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halftone - Photomechanical process for reproducing continuous-tone photographs. Printed with one color of ink, the halftone process gives the appearance of blacks, whites, and grays by converting the image into a pattern of clearly defined dots of varying sizes. The halftone process creates the illusion of tone gradation. The largest dots appear darkest and are in the shadow areas of the image, while the smallest dots seem lightest and represent the highlight areas. Intermediate sized dots reproduce the various middle tones of gray in a photograph.
headband - In books, a small ornamented band of cotton or silk placed at the head or tail of a volume between the cover and the backs of the folded signatures.
high tack (adhesives) - Showing properties of strong, fast bonding, as in adhesives. Usually non-repositionable.
highlight - The brightest light accents in the subject of a photographic image. Therefore, the lightest of whitest parts in the positive and the darkest areas of a negative.
hinge - A small piece of neutral or acid free paper such as mulberry tissue that is folded in half and glued to the artwork and the backing or sometimes is not folded but laid across the top edge of the art and onto the backing. The term also applies to a strip of tape used to join the mat to a backing piece of board to create a folder mat.
hinging papers - Usually lightweight but strong Japanese papers of various weights combined with organic and reversible adhesives (as in wheat or rice starch paste). They form archival hinging system for attaching artwork to album pages or mounting board.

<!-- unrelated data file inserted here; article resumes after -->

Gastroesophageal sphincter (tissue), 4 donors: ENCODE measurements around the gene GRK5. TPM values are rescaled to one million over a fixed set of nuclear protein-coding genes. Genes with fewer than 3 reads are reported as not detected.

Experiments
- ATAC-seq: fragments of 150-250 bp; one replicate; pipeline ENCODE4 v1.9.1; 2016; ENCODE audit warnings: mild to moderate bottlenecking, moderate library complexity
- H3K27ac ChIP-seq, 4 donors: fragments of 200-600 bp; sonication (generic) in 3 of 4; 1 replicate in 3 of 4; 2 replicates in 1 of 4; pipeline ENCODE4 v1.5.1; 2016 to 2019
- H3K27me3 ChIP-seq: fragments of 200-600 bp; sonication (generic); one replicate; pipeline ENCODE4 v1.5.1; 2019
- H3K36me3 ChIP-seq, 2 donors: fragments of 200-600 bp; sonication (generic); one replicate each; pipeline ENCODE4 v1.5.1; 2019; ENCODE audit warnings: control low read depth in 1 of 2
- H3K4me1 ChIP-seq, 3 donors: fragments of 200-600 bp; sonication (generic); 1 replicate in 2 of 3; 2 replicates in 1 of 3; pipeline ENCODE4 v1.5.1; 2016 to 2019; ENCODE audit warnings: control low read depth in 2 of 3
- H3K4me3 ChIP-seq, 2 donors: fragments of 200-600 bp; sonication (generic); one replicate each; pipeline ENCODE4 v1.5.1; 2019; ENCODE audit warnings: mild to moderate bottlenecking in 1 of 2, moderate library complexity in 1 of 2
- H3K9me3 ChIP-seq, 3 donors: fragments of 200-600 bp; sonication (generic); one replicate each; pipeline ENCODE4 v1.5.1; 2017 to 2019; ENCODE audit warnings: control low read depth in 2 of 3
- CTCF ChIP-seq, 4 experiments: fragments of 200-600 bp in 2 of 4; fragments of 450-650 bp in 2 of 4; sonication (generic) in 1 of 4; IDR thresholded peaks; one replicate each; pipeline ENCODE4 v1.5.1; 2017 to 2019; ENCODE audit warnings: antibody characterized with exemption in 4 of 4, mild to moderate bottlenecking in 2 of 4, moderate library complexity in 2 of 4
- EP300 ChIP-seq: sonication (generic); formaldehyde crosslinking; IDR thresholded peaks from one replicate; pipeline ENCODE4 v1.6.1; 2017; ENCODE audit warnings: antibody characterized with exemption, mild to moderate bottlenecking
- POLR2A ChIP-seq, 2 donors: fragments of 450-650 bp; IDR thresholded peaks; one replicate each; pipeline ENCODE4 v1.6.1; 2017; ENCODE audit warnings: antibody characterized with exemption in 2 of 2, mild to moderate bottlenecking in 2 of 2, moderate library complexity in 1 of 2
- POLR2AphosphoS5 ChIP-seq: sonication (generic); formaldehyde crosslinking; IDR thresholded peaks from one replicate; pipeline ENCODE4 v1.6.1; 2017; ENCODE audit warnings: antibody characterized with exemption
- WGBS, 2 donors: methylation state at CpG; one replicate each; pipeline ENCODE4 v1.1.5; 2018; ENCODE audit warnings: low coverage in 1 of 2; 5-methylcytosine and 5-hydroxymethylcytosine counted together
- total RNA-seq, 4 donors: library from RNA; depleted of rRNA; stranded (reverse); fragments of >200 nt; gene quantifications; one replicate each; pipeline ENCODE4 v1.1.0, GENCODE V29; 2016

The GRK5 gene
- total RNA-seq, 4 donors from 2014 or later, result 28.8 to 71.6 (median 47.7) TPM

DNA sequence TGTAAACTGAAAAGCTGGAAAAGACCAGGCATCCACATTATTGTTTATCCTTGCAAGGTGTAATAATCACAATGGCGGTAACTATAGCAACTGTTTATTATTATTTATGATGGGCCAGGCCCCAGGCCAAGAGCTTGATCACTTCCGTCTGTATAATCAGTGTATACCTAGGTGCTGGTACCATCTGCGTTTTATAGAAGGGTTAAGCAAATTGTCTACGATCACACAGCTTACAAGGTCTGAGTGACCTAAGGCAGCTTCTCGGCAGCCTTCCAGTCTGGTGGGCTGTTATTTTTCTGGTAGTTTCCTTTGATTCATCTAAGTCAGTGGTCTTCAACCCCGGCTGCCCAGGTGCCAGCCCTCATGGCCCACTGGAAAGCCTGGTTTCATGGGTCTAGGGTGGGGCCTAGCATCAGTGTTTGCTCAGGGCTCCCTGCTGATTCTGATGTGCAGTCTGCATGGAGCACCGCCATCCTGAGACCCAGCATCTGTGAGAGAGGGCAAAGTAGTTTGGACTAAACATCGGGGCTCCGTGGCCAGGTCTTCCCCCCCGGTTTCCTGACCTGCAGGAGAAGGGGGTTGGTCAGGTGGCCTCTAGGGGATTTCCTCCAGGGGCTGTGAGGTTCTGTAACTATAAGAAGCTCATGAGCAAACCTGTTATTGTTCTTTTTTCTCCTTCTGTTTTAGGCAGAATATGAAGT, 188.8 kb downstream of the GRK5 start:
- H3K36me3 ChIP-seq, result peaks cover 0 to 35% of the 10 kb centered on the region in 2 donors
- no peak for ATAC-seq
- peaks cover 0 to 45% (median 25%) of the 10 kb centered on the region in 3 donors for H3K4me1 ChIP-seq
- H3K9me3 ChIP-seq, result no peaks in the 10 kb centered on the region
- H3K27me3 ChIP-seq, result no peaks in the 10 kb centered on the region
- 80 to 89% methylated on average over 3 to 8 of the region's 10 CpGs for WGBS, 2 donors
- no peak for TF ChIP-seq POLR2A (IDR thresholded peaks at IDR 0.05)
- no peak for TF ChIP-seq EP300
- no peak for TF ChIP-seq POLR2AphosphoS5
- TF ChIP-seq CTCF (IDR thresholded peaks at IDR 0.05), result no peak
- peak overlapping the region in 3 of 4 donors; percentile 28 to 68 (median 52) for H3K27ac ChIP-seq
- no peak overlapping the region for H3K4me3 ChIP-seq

hololography - Recording on a photographic material the interference pattern between a direct (reference) light beam and one reflected or transmitted by the subject. The resulting hologram is usually viewed by coherent light, giving the appearance of three dimensions. Within limits, changing the viewpoint from which a hologram is observed shows the subject as seen from different angles.
humidity - Moisture condition of the air. Relative humidity is the percent of moisture relative to the actual amount which air at any given temperature can retain without precipitation.
hydration - In paper, when the chemical components in paper are combined with moisture and the paper expands.
hydrolysis - The decomposition of organic compounds, such as paper, by the interaction of water. The presence of acid or alkali ions compound or hasten the process.
hygroscopic - Absorbing moisture from the air. Most paper is mildly hygroscopic. Table salt as a example is very hygroscopic.
hypo (fixer, fixing bath) - Originally an abbreviation for sodium hyposulfate, but now used to refer to sodium thiosulfate, the chemical agent used in fixing baths to remove unexposed silver halides from silver emulsion film and paper. It is also more generally used to refer to a fixer solution which may also contain certain acids and/or hardening agents.
hypo clearing agent - A washing agent, specially designed to remove residual hypo fixer (especially sodium thiosulfate) from prints or papers, and shorten final washing times.